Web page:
The summer will bring plenty of cloudy days, but for now they remain infrequent and good clouds are more than enough of a reason to drive up the mountain – the payoffs on this trip were watching the light on the San Pedro River Valley and Galiuro Mountains from the Incinerator Ridge Trail, seeing the end of the day thru The Window from near the junction of the Mount Lemmon and Sutherland Trails and hiking in the darkness thru the clouds and big pines near the top of the mountain on the Meadow Trail.
Any ‘big view’ from the Santa Catalina Mountains is going to include at least one – and often more – of the Madrean Sky Islands. Like the Santa Catalina Mountains these ranges soar up from the desert floor to oak and pine forests at higher elevations. Almost anyone who has spent time hiking in Southern Arizona will have driven to some, or many, of the Madrean Sky Islands – some people have also connected these ranges in long distance human powered efforts – two notable recent events:
- The Sky Island Traverse is an incredibly interesting and rugged route that spirals thru a number of Sky Island ranges in Southern Arizona including the Santa Catalina Mountains – a thru-hike of the SkIT was completed by Ryan “Dirtmonger” Sylva, a rare event, and his blog includes a great post on the SKiT!
- Readers of this blog are probably intimately familiar with the Arizona Trail – but might not be familiar with the AZTR300 and 750 – probably best described by quoting Scott Morris’ Racing the Arizona Trail page:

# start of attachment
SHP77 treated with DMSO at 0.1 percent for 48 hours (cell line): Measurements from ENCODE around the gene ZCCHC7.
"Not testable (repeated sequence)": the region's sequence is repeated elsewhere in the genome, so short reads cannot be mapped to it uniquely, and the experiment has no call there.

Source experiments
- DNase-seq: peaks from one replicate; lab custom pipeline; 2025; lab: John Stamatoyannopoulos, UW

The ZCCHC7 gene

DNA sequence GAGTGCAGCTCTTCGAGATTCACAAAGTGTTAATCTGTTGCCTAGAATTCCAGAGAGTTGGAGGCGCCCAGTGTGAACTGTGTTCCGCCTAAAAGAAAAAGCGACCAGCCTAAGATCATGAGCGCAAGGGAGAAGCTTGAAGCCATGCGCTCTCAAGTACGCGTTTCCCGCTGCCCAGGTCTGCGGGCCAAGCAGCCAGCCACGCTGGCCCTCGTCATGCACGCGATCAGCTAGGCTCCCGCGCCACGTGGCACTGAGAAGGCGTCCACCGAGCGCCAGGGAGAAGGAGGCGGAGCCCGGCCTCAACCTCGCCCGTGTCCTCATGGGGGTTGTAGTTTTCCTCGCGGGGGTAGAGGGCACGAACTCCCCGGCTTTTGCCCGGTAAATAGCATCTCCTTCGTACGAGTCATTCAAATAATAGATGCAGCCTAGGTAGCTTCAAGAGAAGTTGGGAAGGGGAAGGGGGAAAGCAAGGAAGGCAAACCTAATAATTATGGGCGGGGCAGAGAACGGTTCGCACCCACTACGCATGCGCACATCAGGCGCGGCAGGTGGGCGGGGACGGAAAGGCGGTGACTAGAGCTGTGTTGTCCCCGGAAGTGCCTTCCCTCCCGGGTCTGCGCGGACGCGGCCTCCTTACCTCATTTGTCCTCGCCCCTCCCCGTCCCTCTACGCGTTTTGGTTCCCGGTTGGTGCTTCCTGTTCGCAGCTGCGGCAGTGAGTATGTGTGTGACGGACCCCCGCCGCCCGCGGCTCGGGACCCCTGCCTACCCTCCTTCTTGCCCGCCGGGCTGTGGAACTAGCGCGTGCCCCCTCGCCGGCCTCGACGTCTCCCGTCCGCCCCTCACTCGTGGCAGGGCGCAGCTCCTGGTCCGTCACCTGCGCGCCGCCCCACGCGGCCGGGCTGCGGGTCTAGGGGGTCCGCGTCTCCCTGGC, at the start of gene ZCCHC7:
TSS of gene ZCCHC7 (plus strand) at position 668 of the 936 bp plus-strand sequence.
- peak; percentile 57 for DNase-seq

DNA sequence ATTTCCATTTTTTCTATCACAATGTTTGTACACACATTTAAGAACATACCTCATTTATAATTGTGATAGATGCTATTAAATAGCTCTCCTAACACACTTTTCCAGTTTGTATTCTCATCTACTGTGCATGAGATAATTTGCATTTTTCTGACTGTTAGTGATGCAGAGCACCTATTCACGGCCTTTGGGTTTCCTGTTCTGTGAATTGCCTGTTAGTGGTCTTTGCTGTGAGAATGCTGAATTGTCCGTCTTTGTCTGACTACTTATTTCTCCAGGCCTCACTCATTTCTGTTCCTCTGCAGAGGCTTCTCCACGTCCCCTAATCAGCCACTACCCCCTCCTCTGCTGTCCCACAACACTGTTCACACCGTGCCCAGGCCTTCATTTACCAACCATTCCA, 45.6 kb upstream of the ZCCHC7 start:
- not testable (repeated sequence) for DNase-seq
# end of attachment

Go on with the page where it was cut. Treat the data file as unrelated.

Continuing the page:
The Arizona Trail Race is an unofficial challenge that takes place every spring on the cross state Arizona Trail. Two distances are available. The Arizona Trail 300 is a 300 mile event that has been held every April since 2006. The Arizona Trail Race is the complete traversal (Mexico->Utah over 750+ miles) and was offered for the first time in 2010. Both events are run concurrently, starting on the same day.
This is not an organized or sanctioned event in any way. It’s simply a group of friends out to ride their bikes on the same route at the same time. We’ll probably compare times afterwards, but more importantly, we’ll compare experiences — the highs and lows the trail and mountains offered us.
The 18 miles or so of road climbing up to Mt. Lemmon are as challenging as I thought they would be. Pedaling up a sustained climb in the heat, on pavement, on a loaded mountain bike is a drudging affair. I decide to simply take my time and occupy myself people watching.
I am passed by a few Tour de France style riders, who zip by effortlessly on their speed machines. I begin this ongoing joke in my head that Neil is up there attacking the climb, dropping all the roadies, while I am just turtle grinding in my lowest gear, waddling up the hill like that Gila Monster.
The rain started late Tuesday night and by the end of the day on Thursday the Pima County Regional Flood Control District ALERT System reported that 5.35″ of rain had fallen near the top of the Santa Catalina Mountains (the same guage would report just over 6″ for the work week!) – but on Thursday in Tucson blue skies were starting to show thru the clouds and by Friday there would be no weather to enjoy on the mountain…